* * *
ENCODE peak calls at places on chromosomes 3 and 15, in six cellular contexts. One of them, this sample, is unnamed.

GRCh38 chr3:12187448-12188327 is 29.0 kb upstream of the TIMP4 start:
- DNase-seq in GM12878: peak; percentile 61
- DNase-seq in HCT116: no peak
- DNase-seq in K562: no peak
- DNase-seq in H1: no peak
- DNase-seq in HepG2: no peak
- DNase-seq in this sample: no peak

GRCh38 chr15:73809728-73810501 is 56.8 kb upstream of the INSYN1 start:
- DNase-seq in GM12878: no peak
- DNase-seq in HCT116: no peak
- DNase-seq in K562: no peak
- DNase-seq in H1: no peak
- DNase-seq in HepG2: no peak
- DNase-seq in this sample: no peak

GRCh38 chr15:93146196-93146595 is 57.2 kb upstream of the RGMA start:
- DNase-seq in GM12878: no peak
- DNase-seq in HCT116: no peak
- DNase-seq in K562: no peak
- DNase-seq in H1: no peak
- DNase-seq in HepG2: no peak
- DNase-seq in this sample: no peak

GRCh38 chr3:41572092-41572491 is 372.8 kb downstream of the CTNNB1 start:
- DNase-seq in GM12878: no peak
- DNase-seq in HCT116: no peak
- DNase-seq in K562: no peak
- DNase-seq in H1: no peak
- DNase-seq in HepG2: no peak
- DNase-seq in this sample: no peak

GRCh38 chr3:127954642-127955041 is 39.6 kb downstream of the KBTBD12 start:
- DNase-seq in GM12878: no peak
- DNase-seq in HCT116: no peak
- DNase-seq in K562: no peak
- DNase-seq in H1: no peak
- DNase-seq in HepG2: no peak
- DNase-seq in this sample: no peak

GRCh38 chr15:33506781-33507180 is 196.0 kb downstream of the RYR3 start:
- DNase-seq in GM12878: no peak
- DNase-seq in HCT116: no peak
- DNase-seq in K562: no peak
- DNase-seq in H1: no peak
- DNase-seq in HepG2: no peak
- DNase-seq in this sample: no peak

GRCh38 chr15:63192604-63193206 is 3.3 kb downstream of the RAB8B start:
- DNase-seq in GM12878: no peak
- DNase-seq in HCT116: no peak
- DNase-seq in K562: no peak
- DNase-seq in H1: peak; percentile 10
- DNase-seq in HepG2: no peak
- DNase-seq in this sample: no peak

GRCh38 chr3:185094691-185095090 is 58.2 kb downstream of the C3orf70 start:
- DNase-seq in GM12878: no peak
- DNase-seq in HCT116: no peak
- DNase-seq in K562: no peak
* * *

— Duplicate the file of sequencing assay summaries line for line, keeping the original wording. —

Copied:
ENCODE peak calls at places on chromosomes 3 and 15, in six cellular contexts. One of them, this sample, is unnamed.

GRCh38 chr3:12187448-12188327 is 29.0 kb upstream of the TIMP4 start:
- DNase-seq in GM12878: peak; percentile 61
- DNase-seq in HCT116: no peak
- DNase-seq in K562: no peak
- DNase-seq in H1: no peak
- DNase-seq in HepG2: no peak
- DNase-seq in this sample: no peak

GRCh38 chr15:73809728-73810501 is 56.8 kb upstream of the INSYN1 start:
- DNase-seq in GM12878: no peak
- DNase-seq in HCT116: no peak
- DNase-seq in K562: no peak
- DNase-seq in H1: no peak
- DNase-seq in HepG2: no peak
- DNase-seq in this sample: no peak

GRCh38 chr15:93146196-93146595 is 57.2 kb upstream of the RGMA start:
- DNase-seq in GM12878: no peak
- DNase-seq in HCT116: no peak
- DNase-seq in K562: no peak
- DNase-seq in H1: no peak
- DNase-seq in HepG2: no peak
- DNase-seq in this sample: no peak

GRCh38 chr3:41572092-41572491 is 372.8 kb downstream of the CTNNB1 start:
- DNase-seq in GM12878: no peak
- DNase-seq in HCT116: no peak
- DNase-seq in K562: no peak
- DNase-seq in H1: no peak
- DNase-seq in HepG2: no peak
- DNase-seq in this sample: no peak

GRCh38 chr3:127954642-127955041 is 39.6 kb downstream of the KBTBD12 start:
- DNase-seq in GM12878: no peak
- DNase-seq in HCT116: no peak
- DNase-seq in K562: no peak
- DNase-seq in H1: no peak
- DNase-seq in HepG2: no peak
- DNase-seq in this sample: no peak

GRCh38 chr15:33506781-33507180 is 196.0 kb downstream of the RYR3 start:
- DNase-seq in GM12878: no peak
- DNase-seq in HCT116: no peak
- DNase-seq in K562: no peak
- DNase-seq in H1: no peak
- DNase-seq in HepG2: no peak
- DNase-seq in this sample: no peak

GRCh38 chr15:63192604-63193206 is 3.3 kb downstream of the RAB8B start:
- DNase-seq in GM12878: no peak
- DNase-seq in HCT116: no peak
- DNase-seq in K562: no peak
- DNase-seq in H1: peak; percentile 10
- DNase-seq in HepG2: no peak
- DNase-seq in this sample: no peak

GRCh38 chr3:185094691-185095090 is 58.2 kb downstream of the C3orf70 start:
- DNase-seq in GM12878: no peak
- DNase-seq in HCT116: no peak
- DNase-seq in K562: no peak